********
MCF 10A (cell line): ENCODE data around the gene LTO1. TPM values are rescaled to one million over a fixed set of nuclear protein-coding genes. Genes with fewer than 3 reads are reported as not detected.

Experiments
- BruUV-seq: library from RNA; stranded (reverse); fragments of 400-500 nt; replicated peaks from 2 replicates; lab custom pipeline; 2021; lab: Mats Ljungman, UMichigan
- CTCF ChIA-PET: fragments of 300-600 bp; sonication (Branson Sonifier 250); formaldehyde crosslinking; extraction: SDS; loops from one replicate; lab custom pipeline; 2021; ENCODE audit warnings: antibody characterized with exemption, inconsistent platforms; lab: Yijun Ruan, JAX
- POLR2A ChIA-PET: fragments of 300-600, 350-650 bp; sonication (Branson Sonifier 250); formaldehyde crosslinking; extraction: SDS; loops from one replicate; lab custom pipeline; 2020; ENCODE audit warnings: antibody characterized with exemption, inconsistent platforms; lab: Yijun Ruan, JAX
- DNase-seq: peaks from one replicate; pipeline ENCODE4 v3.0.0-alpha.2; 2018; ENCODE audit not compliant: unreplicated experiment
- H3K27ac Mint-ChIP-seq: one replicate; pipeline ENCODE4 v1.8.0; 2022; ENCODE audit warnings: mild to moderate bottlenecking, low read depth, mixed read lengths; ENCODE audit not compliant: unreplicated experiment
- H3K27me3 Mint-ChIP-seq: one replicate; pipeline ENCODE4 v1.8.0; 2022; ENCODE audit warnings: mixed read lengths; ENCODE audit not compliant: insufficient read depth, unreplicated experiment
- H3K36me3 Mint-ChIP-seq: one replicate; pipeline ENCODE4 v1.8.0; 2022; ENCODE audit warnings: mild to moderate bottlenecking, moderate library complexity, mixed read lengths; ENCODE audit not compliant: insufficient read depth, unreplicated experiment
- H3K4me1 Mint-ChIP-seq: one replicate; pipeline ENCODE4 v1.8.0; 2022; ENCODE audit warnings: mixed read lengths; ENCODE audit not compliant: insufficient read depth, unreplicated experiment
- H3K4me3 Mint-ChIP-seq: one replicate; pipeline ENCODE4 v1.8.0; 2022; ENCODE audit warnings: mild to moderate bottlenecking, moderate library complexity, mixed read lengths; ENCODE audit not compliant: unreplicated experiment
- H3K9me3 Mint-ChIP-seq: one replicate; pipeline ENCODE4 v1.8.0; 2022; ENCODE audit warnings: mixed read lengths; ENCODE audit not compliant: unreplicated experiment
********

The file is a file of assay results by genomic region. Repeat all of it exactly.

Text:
MCF 10A (cell line): ENCODE data around the gene LTO1. TPM values are rescaled to one million over a fixed set of nuclear protein-coding genes. Genes with fewer than 3 reads are reported as not detected.

Experiments
- BruUV-seq: library from RNA; stranded (reverse); fragments of 400-500 nt; replicated peaks from 2 replicates; lab custom pipeline; 2021; lab: Mats Ljungman, UMichigan
- CTCF ChIA-PET: fragments of 300-600 bp; sonication (Branson Sonifier 250); formaldehyde crosslinking; extraction: SDS; loops from one replicate; lab custom pipeline; 2021; ENCODE audit warnings: antibody characterized with exemption, inconsistent platforms; lab: Yijun Ruan, JAX
- POLR2A ChIA-PET: fragments of 300-600, 350-650 bp; sonication (Branson Sonifier 250); formaldehyde crosslinking; extraction: SDS; loops from one replicate; lab custom pipeline; 2020; ENCODE audit warnings: antibody characterized with exemption, inconsistent platforms; lab: Yijun Ruan, JAX
- DNase-seq: peaks from one replicate; pipeline ENCODE4 v3.0.0-alpha.2; 2018; ENCODE audit not compliant: unreplicated experiment
- H3K27ac Mint-ChIP-seq: one replicate; pipeline ENCODE4 v1.8.0; 2022; ENCODE audit warnings: mild to moderate bottlenecking, low read depth, mixed read lengths; ENCODE audit not compliant: unreplicated experiment
- H3K27me3 Mint-ChIP-seq: one replicate; pipeline ENCODE4 v1.8.0; 2022; ENCODE audit warnings: mixed read lengths; ENCODE audit not compliant: insufficient read depth, unreplicated experiment
- H3K36me3 Mint-ChIP-seq: one replicate; pipeline ENCODE4 v1.8.0; 2022; ENCODE audit warnings: mild to moderate bottlenecking, moderate library complexity, mixed read lengths; ENCODE audit not compliant: insufficient read depth, unreplicated experiment
- H3K4me1 Mint-ChIP-seq: one replicate; pipeline ENCODE4 v1.8.0; 2022; ENCODE audit warnings: mixed read lengths; ENCODE audit not compliant: insufficient read depth, unreplicated experiment
- H3K4me3 Mint-ChIP-seq: one replicate; pipeline ENCODE4 v1.8.0; 2022; ENCODE audit warnings: mild to moderate bottlenecking, moderate library complexity, mixed read lengths; ENCODE audit not compliant: unreplicated experiment
- H3K9me3 Mint-ChIP-seq: one replicate; pipeline ENCODE4 v1.8.0; 2022; ENCODE audit warnings: mixed read lengths; ENCODE audit not compliant: unreplicated experiment